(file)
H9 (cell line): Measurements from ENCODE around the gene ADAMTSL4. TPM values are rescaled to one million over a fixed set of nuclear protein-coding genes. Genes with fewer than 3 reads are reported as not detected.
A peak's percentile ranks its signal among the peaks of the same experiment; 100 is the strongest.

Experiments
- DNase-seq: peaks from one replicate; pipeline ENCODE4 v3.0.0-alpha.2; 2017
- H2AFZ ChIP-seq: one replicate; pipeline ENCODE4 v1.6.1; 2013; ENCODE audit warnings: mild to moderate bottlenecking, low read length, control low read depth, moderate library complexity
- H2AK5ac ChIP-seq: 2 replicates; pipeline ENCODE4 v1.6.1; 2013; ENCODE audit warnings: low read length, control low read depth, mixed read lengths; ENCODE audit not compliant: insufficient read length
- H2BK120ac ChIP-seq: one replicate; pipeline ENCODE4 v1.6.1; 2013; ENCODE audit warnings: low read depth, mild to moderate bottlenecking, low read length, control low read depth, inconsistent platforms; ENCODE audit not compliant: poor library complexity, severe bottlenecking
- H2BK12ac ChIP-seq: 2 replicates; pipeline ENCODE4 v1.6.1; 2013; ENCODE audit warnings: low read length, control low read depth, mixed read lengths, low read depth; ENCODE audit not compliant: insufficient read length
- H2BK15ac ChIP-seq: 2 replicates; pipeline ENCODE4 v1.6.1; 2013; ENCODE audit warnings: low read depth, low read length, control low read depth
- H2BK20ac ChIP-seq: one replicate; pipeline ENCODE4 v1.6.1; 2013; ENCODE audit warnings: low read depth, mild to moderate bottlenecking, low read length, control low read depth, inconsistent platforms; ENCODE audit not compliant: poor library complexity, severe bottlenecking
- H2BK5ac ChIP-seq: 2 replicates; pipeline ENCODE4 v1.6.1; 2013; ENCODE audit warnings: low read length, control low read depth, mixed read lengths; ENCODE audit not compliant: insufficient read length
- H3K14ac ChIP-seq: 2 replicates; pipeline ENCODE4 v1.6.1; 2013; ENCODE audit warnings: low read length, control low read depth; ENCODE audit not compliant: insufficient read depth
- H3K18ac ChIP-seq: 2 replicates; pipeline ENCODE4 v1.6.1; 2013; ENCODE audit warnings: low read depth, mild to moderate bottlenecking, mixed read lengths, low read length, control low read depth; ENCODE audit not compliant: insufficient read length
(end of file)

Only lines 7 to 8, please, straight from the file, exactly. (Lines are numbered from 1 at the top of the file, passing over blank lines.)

- H2BK120ac ChIP-seq: one replicate; pipeline ENCODE4 v1.6.1; 2013; ENCODE audit warnings: low read depth, mild to moderate bottlenecking, low read length, control low read depth, inconsistent platforms; ENCODE audit not compliant: poor library complexity, severe bottlenecking
- H2BK12ac ChIP-seq: 2 replicates; pipeline ENCODE4 v1.6.1; 2013; ENCODE audit warnings: low read length, control low read depth, mixed read lengths, low read depth; ENCODE audit not compliant: insufficient read length